Writing for GrowthReferential Writing By Arthur F. Seamans Pages. 43-44
Referential Writing Concerns Itself with Facts (with Data) In such writing the author deliberately avoids expressing his or her emotions • Seamans says that typically referential writing belongs to the reporter, the investigator and the scientist. • Those who use self-expression in referential writing, the province of factual writing, may do so because of insufficient occasion for self-expression. • Those who have been ignored “may attempt to exhort in referential writing.”
In other words referential writing speaks of that which is demonstrable true. “Arbitrarily one limits oneself to what is verifiable to the senses, and rules out the use of emotion, intuition, and complex ratiocination or tradition as stepping stone to truth.” “Pilate saith unto him, ‘What is truth?’” (John 18:38 KJV)
The Assumption of Knowable Truth • One aspect of Dr. Seaman’s description here is his assumption that there is an abstract knowable truth. • His view is based on the classical Socratic idea: • “The good person’s duty was to not win arguments but to peruse the higher truth” (10). • Notice however that the more contemporary text Writing Arguments is not so certain about this. • “If we accept this pluralistic view of the world do we then endorse. . .radical relativism…or do we doggedly pursue some modern equivalent of Socrates’ truth?. . .we admit to a view of truth that is more tentative, cautious, and conflicted than his”(11).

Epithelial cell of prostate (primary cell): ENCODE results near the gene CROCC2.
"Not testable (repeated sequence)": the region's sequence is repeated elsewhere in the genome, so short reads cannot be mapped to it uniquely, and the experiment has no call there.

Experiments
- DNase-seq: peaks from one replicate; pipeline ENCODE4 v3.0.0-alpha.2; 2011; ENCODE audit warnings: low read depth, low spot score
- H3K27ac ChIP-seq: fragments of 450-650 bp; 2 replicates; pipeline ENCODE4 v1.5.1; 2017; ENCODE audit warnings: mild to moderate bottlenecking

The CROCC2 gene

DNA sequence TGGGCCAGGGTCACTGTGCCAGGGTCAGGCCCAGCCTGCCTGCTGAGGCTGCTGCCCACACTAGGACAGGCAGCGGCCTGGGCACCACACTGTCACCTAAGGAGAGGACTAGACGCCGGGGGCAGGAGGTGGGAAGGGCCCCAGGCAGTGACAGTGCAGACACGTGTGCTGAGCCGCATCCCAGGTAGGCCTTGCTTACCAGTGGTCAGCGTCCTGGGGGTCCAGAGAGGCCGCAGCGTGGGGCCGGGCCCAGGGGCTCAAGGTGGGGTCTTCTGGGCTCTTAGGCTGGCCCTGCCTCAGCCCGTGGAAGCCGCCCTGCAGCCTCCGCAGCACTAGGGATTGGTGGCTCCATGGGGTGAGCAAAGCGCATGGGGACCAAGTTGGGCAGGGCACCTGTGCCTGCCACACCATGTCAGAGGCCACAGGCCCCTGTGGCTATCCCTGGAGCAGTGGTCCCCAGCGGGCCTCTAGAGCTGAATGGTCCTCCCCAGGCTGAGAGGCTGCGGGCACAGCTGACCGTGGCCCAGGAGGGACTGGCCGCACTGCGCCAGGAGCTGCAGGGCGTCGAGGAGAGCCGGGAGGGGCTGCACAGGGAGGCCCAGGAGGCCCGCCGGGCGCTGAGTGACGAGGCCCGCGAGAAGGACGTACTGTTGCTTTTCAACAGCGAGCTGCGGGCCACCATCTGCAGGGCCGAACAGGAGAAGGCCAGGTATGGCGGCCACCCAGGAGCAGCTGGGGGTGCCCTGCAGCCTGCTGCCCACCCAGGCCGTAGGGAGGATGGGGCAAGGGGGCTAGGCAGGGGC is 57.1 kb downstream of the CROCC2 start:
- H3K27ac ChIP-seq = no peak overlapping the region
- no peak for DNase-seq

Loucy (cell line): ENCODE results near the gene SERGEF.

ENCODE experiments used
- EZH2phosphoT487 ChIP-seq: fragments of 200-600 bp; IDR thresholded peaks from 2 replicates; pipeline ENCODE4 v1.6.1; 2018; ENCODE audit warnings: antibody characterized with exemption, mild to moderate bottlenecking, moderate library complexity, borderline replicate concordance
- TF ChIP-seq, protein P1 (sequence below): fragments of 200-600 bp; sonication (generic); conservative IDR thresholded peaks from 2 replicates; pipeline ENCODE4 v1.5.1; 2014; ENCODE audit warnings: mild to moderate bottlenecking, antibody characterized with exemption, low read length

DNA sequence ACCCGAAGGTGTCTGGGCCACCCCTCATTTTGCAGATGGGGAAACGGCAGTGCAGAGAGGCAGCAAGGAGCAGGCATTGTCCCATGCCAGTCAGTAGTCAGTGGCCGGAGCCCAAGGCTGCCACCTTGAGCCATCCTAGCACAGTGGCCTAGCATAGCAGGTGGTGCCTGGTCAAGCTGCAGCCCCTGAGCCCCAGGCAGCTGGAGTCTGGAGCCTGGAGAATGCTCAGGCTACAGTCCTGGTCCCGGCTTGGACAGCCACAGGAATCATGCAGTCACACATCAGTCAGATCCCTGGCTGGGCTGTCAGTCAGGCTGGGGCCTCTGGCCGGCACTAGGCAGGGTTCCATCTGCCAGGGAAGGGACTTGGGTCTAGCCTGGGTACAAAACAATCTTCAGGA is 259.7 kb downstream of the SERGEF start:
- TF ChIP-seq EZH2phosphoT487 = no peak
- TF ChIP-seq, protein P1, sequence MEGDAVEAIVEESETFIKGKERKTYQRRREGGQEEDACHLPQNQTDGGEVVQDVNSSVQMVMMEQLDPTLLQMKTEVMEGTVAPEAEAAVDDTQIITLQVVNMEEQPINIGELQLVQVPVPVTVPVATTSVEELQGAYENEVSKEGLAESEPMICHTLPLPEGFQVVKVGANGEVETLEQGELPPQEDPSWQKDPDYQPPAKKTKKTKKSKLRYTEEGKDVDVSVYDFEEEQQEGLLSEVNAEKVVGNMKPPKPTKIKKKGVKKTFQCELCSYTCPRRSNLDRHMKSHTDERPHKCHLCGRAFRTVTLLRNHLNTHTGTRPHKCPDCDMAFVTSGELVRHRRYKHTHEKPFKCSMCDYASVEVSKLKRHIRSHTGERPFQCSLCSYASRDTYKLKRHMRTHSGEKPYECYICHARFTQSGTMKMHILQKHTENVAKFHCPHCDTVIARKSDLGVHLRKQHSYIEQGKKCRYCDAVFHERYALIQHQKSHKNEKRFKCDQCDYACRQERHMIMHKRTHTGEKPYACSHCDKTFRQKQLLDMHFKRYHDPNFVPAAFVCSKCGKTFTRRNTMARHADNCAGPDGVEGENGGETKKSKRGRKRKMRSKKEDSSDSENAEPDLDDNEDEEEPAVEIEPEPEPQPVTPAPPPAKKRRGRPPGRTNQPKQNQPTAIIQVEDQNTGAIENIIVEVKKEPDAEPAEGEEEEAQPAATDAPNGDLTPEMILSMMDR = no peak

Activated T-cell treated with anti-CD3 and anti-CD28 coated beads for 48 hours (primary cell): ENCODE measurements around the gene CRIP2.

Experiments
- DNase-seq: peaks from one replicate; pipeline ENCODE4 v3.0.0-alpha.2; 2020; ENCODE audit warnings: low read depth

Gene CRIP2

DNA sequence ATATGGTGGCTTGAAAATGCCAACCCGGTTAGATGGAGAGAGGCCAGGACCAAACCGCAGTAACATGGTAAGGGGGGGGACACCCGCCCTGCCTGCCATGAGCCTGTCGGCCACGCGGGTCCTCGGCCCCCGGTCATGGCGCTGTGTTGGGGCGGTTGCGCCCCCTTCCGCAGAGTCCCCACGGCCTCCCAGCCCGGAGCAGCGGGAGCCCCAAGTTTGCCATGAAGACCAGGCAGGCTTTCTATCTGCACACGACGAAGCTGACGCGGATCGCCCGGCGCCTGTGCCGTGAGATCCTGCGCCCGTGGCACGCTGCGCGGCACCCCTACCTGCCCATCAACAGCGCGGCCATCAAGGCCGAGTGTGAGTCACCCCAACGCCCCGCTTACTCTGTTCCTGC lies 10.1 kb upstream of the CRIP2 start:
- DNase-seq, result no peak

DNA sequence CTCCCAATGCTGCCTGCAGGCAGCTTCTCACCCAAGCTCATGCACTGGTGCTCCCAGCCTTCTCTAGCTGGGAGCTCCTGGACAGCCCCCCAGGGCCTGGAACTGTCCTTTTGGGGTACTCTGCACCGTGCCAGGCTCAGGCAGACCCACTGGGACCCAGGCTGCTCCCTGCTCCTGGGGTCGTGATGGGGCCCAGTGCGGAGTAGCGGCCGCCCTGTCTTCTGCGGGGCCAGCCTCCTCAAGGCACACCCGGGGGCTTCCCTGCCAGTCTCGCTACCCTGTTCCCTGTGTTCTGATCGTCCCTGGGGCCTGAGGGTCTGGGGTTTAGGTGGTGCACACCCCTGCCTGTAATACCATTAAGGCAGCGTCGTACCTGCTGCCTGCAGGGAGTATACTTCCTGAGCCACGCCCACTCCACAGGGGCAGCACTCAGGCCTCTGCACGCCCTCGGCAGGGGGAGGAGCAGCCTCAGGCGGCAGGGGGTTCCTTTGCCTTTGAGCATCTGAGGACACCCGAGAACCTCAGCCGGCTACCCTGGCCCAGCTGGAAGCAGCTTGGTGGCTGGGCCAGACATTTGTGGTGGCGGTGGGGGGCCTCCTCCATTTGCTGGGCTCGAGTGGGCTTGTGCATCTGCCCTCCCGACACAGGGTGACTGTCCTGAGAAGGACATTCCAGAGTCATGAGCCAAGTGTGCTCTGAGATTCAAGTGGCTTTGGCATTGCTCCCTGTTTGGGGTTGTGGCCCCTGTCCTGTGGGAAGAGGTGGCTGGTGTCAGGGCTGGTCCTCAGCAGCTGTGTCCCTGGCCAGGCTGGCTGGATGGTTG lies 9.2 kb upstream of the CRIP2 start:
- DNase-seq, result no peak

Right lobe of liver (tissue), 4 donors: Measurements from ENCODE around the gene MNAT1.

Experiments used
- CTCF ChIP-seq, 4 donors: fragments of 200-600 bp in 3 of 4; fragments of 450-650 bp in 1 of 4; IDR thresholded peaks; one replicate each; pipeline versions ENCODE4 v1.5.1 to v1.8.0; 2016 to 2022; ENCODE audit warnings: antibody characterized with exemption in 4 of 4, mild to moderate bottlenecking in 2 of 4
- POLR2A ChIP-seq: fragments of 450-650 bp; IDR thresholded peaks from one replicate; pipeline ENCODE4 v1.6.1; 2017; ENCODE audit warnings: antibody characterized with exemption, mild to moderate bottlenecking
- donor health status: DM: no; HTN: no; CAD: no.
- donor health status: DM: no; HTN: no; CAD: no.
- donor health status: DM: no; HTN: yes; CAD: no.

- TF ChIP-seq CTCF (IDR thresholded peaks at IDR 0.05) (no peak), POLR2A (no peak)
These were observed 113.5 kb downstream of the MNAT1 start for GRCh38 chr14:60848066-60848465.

The Referential Writer seeks to uncover, order, identity and explain what the verifiable facts are. • The basic or primary source is the world of sense experience. • A secondary source, not entirely reliable, but important is the witness of those who are authorities in their field because of the close association with observable facts.
The establishment of truth in as disinterested a fashion as possible is not only a useful pursuit, but a glorious one. The referential writer hopefully will develop a passion for accuracy and fairness. • A liberal arts education emphasizes the training of sensibilities of thinking students. A characteristic of educated people should be a “hatred of cant and sloppy thinking.”
Two Final Qualities: Thoughtfulness and Clarity • Gather enough data to give a true general statement • But be as precise in the use of language so that clarity is achieved.